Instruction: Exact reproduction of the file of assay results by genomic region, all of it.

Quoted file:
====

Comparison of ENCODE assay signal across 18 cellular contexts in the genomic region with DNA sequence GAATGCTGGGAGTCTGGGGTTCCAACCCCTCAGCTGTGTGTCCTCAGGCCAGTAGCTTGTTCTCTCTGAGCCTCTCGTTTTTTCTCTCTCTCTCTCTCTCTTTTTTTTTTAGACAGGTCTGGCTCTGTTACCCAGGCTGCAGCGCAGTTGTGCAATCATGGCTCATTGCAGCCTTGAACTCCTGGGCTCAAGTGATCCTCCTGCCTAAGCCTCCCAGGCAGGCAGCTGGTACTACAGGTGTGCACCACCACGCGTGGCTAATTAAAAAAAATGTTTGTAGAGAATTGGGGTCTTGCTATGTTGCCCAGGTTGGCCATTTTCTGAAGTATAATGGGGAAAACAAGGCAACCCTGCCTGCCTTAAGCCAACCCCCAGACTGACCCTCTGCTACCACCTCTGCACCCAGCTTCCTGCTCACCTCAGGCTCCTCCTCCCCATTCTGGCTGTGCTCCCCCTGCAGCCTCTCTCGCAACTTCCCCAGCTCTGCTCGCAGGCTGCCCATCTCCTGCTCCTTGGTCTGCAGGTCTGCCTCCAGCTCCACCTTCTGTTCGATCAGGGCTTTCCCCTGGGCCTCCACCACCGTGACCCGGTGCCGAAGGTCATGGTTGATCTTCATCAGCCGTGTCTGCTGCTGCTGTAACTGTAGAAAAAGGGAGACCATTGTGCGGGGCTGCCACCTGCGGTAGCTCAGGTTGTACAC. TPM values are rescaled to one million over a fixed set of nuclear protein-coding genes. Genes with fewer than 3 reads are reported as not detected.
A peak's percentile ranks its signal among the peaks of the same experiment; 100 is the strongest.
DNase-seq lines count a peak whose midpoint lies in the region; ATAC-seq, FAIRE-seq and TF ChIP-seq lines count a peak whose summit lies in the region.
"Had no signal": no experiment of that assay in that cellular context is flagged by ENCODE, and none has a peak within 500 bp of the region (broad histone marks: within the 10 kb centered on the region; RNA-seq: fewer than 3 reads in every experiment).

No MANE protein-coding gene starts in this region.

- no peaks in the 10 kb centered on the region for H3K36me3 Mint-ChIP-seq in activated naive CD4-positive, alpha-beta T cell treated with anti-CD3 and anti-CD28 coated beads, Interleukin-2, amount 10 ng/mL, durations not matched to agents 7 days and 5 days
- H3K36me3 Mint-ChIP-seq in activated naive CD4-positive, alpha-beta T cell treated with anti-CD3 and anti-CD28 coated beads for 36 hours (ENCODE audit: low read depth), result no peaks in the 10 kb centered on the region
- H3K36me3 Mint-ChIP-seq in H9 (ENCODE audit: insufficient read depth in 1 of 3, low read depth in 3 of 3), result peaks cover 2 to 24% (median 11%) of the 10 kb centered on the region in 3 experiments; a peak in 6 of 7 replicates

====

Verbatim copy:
Comparison of ENCODE assay signal across 18 cellular contexts in the genomic region with DNA sequence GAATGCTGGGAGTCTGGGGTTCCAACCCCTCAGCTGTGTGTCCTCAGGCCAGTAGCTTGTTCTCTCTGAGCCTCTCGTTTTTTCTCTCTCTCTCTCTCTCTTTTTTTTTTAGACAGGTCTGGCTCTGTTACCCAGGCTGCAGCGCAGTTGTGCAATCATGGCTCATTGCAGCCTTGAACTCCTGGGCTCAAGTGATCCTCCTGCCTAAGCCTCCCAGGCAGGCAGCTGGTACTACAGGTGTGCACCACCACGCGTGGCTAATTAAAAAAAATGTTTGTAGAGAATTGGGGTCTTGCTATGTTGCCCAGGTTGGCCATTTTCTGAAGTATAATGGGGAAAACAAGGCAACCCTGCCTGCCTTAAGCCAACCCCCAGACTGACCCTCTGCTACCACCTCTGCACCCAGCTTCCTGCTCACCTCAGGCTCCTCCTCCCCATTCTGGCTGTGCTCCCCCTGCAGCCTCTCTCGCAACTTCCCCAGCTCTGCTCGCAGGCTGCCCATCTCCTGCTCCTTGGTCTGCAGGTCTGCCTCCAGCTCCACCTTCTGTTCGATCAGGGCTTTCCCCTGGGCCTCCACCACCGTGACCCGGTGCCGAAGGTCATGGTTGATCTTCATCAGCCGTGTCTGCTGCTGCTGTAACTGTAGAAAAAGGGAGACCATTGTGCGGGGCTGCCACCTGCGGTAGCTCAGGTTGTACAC. TPM values are rescaled to one million over a fixed set of nuclear protein-coding genes. Genes with fewer than 3 reads are reported as not detected.
A peak's percentile ranks its signal among the peaks of the same experiment; 100 is the strongest.
DNase-seq lines count a peak whose midpoint lies in the region; ATAC-seq, FAIRE-seq and TF ChIP-seq lines count a peak whose summit lies in the region.
"Had no signal": no experiment of that assay in that cellular context is flagged by ENCODE, and none has a peak within 500 bp of the region (broad histone marks: within the 10 kb centered on the region; RNA-seq: fewer than 3 reads in every experiment).

No MANE protein-coding gene starts in this region.

- no peaks in the 10 kb centered on the region for H3K36me3 Mint-ChIP-seq in activated naive CD4-positive, alpha-beta T cell treated with anti-CD3 and anti-CD28 coated beads, Interleukin-2, amount 10 ng/mL, durations not matched to agents 7 days and 5 days
- H3K36me3 Mint-ChIP-seq in activated naive CD4-positive, alpha-beta T cell treated with anti-CD3 and anti-CD28 coated beads for 36 hours (ENCODE audit: low read depth), result no peaks in the 10 kb centered on the region
- H3K36me3 Mint-ChIP-seq in H9 (ENCODE audit: insufficient read depth in 1 of 3, low read depth in 3 of 3), result peaks cover 2 to 24% (median 11%) of the 10 kb centered on the region in 3 experiments; a peak in 6 of 7 replicates